Mark Mason [00:32:03] Yeah, no, I will, because there are some really good resources out there and and it also gives me an opportunity to plug the CIEEM spring conference. That's being held in March. And we've got some fantastic ecologists and soil scientists talking about the role of soils in nature recovery. So check out the CIEEM website for details of the spring conference. And then there's also a load of really good resources provided by the British Society for Soil Science. From experiments for kids, up to policy and science notes for for decision makers. So definitely check out the CIEEM and the BS-cubed, as we call it, websites. And then for information from a more global perspective. You can find lots of resources on the on the UN Food and Agricultural Organisation around soils. And there's lots out there. I mean, also check out the Soil Association.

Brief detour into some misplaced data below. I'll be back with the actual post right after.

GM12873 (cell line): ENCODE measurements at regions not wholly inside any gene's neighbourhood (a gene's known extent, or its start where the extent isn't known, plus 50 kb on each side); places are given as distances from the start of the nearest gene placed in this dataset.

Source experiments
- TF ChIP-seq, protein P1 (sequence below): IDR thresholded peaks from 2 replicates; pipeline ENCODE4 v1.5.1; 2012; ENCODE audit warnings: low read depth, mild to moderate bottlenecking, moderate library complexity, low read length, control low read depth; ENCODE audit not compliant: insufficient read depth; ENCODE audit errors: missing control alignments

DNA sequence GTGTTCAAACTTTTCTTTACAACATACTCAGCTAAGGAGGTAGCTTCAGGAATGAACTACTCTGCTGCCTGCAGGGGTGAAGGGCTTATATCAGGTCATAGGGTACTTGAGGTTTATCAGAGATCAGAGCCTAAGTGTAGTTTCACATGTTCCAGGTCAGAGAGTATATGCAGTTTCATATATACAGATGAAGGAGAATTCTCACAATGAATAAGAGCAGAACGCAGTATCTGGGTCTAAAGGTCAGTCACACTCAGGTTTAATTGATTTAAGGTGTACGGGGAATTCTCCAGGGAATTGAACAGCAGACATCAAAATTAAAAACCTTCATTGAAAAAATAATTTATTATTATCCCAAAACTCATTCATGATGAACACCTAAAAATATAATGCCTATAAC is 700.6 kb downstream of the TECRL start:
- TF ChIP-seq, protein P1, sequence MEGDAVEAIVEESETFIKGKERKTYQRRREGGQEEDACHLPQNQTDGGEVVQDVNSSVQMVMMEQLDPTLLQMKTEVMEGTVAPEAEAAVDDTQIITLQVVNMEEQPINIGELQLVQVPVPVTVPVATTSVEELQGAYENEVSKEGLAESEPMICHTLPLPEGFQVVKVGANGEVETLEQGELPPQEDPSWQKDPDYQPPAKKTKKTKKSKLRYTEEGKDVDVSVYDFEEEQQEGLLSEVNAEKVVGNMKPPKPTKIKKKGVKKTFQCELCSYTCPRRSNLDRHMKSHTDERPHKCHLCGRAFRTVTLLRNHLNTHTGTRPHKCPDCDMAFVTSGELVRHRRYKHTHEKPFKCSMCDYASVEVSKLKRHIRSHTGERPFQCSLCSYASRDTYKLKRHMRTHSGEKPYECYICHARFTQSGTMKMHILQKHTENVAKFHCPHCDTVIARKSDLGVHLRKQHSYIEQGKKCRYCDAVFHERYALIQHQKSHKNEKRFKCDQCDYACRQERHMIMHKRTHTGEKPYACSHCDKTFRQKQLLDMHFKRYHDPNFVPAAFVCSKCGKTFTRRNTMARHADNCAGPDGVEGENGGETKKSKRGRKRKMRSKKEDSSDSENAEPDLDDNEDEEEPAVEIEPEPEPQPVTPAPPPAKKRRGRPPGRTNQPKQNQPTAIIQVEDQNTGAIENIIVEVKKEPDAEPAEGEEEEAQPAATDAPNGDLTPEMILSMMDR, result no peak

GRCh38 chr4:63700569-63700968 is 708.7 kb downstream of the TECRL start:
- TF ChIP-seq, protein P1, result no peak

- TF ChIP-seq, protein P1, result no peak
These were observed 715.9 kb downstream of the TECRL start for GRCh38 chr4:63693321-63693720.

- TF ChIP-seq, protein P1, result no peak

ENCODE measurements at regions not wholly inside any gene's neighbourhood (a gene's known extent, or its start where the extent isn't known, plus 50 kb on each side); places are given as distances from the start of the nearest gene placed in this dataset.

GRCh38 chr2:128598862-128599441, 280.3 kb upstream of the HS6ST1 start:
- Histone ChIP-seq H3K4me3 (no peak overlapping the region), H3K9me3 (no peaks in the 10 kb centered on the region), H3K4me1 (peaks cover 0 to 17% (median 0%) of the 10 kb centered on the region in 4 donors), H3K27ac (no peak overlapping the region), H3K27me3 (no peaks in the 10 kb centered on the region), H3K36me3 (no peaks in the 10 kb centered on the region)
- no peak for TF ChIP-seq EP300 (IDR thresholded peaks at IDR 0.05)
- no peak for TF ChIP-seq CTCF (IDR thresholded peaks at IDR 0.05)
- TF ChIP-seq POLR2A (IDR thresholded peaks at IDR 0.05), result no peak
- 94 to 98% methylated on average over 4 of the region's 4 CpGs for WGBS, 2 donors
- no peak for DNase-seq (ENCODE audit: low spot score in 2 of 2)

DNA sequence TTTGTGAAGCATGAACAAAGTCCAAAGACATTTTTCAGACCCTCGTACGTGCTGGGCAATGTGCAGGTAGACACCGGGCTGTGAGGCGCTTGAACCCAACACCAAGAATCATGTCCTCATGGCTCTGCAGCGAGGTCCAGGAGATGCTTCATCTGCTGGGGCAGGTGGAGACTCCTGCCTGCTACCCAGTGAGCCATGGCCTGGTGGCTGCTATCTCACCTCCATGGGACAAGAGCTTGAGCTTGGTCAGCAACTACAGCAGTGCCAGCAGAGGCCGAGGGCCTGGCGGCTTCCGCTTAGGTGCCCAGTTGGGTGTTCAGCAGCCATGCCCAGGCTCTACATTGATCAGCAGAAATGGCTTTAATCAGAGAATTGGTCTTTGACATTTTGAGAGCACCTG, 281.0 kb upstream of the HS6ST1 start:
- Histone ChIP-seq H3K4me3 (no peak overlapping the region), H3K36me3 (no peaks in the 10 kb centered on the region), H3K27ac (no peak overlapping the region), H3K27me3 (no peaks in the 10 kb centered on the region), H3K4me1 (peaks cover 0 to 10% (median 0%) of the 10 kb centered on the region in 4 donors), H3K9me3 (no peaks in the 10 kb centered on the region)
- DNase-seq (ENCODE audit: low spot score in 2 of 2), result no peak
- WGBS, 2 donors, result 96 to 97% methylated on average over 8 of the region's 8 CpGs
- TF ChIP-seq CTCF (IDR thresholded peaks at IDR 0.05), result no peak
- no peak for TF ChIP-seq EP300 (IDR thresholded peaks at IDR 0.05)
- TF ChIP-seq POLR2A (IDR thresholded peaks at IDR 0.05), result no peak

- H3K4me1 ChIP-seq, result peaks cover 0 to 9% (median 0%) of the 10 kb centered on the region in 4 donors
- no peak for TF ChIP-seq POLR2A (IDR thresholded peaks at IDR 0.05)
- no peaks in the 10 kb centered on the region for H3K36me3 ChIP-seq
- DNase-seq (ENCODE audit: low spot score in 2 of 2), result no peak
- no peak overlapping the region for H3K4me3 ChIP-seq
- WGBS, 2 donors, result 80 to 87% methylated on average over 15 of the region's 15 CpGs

Lily Billings [00:32:53] Great. Well, thank you so much Mark. It's been a fascinating discussion. Yeah. We really appreciate your time today coming to talk to us on this podcast. Thanks very much. And thanks to our listeners as well. 

Mark Mason [00:33:03] No problem. Thank you.